Interior Secretary Eduardo Ano said that the conviction of the officers involved in the Delos Santos case should serve as a warning to policemen “to be worthy of their badges and always uphold the law as they perform their duties.”
Human rights groups welcomed the court decision, but at the same time called on the government to step up its efforts in delivering justice for all victims of extrajudicial killings (EJKs) in the country.
“We welcome the trial court’s conviction of Kian’s killers and thank all those who assisted in securing justice in this case — particularly the courageous eye witnesses, the church workers, and human rights defenders who offered sanctuary, and the investigators and prosecutors who performed their duty,” said Jose Luis Martin Gascon, chairperson of the Philippines Commission on Human Rights (CHR).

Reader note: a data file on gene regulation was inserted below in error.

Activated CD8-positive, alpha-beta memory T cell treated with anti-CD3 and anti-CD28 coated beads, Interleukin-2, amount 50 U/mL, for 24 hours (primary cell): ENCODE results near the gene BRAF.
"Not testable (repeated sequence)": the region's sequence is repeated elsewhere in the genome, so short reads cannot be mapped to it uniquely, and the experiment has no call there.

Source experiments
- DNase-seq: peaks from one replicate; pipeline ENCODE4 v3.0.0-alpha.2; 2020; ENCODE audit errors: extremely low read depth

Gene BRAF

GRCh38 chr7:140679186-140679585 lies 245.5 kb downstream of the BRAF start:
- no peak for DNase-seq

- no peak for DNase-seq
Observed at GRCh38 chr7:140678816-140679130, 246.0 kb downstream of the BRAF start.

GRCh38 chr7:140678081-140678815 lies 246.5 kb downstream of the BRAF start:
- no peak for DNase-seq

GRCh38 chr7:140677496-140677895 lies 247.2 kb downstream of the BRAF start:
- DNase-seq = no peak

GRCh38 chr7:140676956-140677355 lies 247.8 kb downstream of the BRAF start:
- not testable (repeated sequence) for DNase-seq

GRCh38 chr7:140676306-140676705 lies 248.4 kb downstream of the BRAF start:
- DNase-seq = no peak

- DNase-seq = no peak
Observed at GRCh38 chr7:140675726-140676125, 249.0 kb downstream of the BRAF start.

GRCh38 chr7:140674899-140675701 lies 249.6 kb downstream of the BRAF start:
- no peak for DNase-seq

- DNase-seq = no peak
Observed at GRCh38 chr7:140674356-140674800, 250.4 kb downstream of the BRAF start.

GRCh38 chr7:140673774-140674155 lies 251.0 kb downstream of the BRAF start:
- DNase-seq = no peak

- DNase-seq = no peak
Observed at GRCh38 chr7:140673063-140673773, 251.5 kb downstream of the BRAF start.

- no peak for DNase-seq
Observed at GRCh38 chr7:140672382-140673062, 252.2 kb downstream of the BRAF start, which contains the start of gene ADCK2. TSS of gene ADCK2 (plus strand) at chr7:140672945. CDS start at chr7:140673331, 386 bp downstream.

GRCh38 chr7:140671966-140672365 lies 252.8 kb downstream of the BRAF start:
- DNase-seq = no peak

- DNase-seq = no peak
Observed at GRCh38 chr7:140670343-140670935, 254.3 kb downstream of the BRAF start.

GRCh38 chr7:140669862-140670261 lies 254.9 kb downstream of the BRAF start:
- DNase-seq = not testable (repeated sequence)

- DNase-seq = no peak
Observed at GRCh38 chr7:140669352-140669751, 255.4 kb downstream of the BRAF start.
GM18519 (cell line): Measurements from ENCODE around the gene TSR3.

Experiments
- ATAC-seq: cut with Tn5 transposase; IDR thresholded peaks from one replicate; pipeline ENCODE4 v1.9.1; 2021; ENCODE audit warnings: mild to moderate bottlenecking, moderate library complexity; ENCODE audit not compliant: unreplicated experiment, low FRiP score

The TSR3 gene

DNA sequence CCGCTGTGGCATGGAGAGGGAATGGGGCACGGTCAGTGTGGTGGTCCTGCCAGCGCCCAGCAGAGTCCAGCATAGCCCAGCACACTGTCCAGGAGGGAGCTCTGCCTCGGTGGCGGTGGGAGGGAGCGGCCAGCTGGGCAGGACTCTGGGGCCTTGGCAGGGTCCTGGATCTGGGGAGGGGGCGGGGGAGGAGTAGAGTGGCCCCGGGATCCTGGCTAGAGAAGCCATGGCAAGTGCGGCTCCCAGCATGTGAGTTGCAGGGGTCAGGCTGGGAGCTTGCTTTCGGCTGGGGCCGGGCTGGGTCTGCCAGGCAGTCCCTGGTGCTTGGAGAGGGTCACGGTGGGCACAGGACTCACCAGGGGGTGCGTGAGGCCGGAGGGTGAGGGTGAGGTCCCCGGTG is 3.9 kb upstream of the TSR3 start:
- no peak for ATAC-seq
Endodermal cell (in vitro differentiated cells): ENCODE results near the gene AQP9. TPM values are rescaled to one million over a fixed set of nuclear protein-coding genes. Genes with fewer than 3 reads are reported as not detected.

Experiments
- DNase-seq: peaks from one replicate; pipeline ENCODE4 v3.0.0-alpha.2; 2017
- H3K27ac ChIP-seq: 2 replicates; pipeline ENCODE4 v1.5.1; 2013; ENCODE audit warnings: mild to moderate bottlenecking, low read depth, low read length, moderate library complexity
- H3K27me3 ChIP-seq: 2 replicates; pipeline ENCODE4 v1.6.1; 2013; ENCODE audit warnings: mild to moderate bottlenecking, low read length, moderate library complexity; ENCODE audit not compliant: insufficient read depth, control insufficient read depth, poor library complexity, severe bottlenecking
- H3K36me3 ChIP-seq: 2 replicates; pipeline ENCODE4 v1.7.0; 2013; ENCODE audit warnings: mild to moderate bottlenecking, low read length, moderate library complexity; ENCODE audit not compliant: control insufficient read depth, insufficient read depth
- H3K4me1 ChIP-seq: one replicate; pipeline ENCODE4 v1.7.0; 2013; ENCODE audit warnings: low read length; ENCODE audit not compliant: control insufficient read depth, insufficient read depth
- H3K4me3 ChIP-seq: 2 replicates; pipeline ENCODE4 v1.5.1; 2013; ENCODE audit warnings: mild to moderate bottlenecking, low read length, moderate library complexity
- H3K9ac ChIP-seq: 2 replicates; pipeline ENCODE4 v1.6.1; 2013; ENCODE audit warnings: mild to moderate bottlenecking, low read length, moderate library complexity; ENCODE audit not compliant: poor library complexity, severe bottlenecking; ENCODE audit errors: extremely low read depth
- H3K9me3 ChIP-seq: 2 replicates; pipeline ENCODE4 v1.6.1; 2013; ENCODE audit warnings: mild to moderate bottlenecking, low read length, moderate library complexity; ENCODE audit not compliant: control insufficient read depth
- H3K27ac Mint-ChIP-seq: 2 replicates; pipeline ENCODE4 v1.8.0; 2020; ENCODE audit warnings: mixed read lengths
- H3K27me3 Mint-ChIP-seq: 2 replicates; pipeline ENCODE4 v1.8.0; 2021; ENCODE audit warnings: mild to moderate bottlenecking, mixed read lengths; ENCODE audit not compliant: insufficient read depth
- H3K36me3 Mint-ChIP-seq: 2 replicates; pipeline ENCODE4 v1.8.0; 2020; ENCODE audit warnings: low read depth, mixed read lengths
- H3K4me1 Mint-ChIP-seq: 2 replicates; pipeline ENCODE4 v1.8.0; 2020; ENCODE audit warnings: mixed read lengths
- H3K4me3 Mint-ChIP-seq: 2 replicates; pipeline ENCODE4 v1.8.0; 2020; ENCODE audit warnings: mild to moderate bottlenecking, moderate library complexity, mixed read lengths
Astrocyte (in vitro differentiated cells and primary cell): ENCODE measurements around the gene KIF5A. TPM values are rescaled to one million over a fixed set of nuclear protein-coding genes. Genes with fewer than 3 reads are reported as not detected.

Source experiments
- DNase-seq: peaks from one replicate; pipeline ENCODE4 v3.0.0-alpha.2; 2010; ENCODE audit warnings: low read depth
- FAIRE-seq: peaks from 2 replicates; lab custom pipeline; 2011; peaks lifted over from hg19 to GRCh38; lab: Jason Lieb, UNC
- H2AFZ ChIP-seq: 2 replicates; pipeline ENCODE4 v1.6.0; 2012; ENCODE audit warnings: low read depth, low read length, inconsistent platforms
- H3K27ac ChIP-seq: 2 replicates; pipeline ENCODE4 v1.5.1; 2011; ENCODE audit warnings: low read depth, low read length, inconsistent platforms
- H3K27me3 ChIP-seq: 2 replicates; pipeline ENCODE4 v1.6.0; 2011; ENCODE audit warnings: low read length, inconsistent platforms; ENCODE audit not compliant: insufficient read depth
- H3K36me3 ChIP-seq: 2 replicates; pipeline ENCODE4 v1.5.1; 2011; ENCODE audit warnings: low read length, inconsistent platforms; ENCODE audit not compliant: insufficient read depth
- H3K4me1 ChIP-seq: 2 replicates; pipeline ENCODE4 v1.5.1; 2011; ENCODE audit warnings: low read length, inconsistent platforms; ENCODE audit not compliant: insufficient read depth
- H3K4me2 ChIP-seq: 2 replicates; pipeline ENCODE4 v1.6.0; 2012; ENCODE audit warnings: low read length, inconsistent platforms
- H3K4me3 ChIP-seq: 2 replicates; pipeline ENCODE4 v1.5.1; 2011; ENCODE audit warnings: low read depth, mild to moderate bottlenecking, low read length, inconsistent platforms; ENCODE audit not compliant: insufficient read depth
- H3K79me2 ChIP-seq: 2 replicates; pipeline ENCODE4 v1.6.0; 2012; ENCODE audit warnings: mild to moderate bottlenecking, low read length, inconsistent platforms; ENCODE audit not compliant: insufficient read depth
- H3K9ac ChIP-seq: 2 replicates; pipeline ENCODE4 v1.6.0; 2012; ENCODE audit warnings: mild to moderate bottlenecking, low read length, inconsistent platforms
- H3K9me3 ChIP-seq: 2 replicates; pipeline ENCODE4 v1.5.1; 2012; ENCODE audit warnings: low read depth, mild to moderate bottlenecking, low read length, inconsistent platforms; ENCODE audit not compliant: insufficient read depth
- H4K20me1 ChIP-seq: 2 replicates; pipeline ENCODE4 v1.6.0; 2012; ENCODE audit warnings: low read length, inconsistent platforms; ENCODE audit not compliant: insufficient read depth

“We call on the government to step up their efforts in delivering justice for all victims of EJKs by ensuring that all perpetrators are apprehended and charged,” he said.
An international rights watchdog also lauded the court decision but expressed concern that the police officers might get a presidential pardon.
“The court’s verdict today finding three police officers guilty in the August 2017 murder of 17-year-old Kian Delos Santos is particularly important because it is the first conviction of state agents implicated in a 'drug war' killing. This is a triumph of justice and accountability and a warning to members of the Philippine National Police to respect due process and the rights of civilians as they do their job,” said Brad Adams, Asia director, Human Rights Watch (HRW).